3 Tools To Make On-The-Go Portrait Photography Easier

30 August 2016
 Categories: , Blog

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Portrait photography can be one of the most interactive kinds; you get to work with clients of various ages, explore new areas where photos can be taken, and create unique, specialized images. There are some tools that can make it easier to complete a photo shoot when you're on site instead of in a studio. Here are three that can help you quickly move, shift, and get the shot. 

Quick-Release Tripods: A Must-Have for Outdoor Shoots

The first thing you should know is that you're going to move around often at an on-location photo shoot. If it's a park, for instance, you might take photos of a couple's children on playground equipment, near a flower bed, under a tree, or in other locations. The key is to get as many unique and interesting angles and photos as possible, so being able to stabilize your camera on a tripod and also able to use it in your hands is vital. A quick-release tripod has an attachment that screws into the bottom of your camera. This attachment locks into the tripod when in use, and it pops out quickly with a single release latch when you want to take your camera off the tripod. You can find these and similar photography gear at suppliers like Acratech.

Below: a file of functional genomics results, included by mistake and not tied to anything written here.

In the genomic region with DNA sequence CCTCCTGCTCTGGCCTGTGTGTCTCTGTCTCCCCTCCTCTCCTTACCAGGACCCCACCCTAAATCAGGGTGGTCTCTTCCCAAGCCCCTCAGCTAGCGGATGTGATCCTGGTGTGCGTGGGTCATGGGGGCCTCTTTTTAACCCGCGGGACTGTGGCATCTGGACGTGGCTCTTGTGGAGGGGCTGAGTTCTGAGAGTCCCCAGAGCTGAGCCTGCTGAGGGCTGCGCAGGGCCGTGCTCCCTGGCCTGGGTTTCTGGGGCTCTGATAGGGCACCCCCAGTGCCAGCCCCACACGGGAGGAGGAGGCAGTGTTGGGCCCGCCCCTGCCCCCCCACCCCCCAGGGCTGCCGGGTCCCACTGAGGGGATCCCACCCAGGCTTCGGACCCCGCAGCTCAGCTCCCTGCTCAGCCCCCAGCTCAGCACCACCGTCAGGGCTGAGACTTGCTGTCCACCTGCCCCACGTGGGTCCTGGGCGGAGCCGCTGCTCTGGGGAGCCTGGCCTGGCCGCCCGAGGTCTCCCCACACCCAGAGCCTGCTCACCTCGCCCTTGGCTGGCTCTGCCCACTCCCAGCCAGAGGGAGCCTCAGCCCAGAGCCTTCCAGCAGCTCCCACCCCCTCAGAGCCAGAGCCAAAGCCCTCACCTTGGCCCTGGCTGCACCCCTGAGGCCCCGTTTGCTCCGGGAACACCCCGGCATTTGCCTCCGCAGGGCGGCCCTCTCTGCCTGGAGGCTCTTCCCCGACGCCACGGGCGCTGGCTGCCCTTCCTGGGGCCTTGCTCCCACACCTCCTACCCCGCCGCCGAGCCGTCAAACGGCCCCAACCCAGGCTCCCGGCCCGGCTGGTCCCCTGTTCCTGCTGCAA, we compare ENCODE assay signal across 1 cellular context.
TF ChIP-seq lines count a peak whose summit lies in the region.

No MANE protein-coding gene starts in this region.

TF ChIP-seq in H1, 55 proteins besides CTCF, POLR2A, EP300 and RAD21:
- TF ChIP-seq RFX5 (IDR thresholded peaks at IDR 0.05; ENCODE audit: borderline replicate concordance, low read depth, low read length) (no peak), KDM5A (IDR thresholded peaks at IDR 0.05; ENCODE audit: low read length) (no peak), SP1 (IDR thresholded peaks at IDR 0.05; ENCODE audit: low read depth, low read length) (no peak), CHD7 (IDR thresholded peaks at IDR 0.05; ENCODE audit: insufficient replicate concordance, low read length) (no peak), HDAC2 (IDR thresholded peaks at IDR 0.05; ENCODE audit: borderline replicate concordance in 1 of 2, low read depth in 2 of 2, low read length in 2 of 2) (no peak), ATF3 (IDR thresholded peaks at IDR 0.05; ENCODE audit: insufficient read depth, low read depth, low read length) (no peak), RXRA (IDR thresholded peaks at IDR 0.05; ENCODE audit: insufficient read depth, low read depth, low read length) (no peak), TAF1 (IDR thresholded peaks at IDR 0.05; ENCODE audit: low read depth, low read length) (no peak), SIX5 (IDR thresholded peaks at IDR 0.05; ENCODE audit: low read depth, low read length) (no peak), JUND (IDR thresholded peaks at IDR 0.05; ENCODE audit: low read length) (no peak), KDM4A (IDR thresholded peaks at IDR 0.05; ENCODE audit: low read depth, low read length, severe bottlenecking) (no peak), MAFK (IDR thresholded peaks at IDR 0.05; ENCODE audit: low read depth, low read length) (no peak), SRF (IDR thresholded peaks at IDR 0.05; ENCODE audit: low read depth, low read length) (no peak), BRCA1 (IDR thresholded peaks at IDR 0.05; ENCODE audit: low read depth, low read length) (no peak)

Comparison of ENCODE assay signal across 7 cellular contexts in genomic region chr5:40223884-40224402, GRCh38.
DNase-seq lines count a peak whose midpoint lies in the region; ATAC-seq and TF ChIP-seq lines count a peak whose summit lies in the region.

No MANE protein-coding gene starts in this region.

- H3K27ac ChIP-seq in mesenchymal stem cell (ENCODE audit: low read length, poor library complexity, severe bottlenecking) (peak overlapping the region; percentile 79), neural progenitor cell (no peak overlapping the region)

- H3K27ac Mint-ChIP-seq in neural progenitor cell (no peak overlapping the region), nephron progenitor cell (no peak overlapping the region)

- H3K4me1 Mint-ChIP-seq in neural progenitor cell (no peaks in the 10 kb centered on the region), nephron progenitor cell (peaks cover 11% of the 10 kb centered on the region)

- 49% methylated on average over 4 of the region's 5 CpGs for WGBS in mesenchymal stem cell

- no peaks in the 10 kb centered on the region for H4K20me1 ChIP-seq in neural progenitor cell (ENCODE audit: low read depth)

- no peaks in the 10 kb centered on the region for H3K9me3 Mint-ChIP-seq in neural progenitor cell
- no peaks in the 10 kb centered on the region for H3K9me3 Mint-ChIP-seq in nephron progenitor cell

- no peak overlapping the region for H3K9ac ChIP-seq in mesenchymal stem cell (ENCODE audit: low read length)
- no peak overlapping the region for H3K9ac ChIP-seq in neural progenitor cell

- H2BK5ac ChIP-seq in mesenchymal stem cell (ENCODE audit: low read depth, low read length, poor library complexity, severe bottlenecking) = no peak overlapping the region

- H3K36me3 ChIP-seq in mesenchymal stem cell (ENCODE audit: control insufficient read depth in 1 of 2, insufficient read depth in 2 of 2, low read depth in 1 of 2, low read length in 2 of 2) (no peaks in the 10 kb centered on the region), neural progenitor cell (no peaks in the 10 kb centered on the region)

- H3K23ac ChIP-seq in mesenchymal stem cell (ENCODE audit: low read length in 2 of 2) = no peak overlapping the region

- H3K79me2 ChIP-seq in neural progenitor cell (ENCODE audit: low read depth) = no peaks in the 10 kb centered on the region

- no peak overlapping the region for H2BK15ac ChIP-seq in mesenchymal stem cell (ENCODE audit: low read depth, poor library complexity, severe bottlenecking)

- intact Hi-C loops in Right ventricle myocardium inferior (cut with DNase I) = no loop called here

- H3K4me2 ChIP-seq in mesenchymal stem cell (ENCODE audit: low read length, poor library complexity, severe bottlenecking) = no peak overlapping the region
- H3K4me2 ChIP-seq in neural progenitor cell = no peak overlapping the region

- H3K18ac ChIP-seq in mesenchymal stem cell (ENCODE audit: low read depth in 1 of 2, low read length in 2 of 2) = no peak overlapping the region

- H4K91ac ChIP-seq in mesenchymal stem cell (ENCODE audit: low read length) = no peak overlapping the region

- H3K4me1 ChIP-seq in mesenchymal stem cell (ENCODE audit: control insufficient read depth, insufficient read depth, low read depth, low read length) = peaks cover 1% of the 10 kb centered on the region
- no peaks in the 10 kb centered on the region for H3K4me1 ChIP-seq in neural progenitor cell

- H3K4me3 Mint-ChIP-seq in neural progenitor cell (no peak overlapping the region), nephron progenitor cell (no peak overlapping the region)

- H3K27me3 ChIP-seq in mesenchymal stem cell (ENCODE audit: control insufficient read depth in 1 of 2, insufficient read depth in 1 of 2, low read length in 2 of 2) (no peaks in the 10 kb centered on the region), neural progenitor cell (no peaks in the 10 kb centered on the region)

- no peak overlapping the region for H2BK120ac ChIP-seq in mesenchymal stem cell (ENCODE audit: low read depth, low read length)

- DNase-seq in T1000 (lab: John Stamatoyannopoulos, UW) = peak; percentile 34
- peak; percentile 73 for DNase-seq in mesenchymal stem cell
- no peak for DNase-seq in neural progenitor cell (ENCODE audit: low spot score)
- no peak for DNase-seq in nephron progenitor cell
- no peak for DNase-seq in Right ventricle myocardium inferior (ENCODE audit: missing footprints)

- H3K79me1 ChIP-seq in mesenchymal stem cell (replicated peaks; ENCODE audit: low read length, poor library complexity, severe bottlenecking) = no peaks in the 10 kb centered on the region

Portable Umbrellas and Light Reflectors: Use the Power of the Sun 

Another important part of outdoor photo shoots is the ability to fill in dark shadows. With portraits, you often want even lighting on the face (unless it's a moody or dark image that you're after). To do this outside, you'll want to have a light reflector on hand. A golden reflector gives the skin a soft golden glow opposite from the angle of the sun. It's not much fill, but it does help pop a person's features on the darker side of the face. 

Flashes: Not Just for Studio Use

To completely eliminate the risk of poor, washed out, or too-dark photos, you will need a flash. Many people make the mistake of thinking the sun is good for lighting. It's not. It's harsh and leaves horrible lines on the face that don't look good in portraits. To combat this, you should always shoot your subject with his or her back to the sun. Use a flash on your camera to fill in their features. What happens is that you get a beautiful halo of light on the subject's hair and outline, but you have smooth lighting on the face. 

These are just a few tips for getting the shot on location. Give them a try and see your photography improve.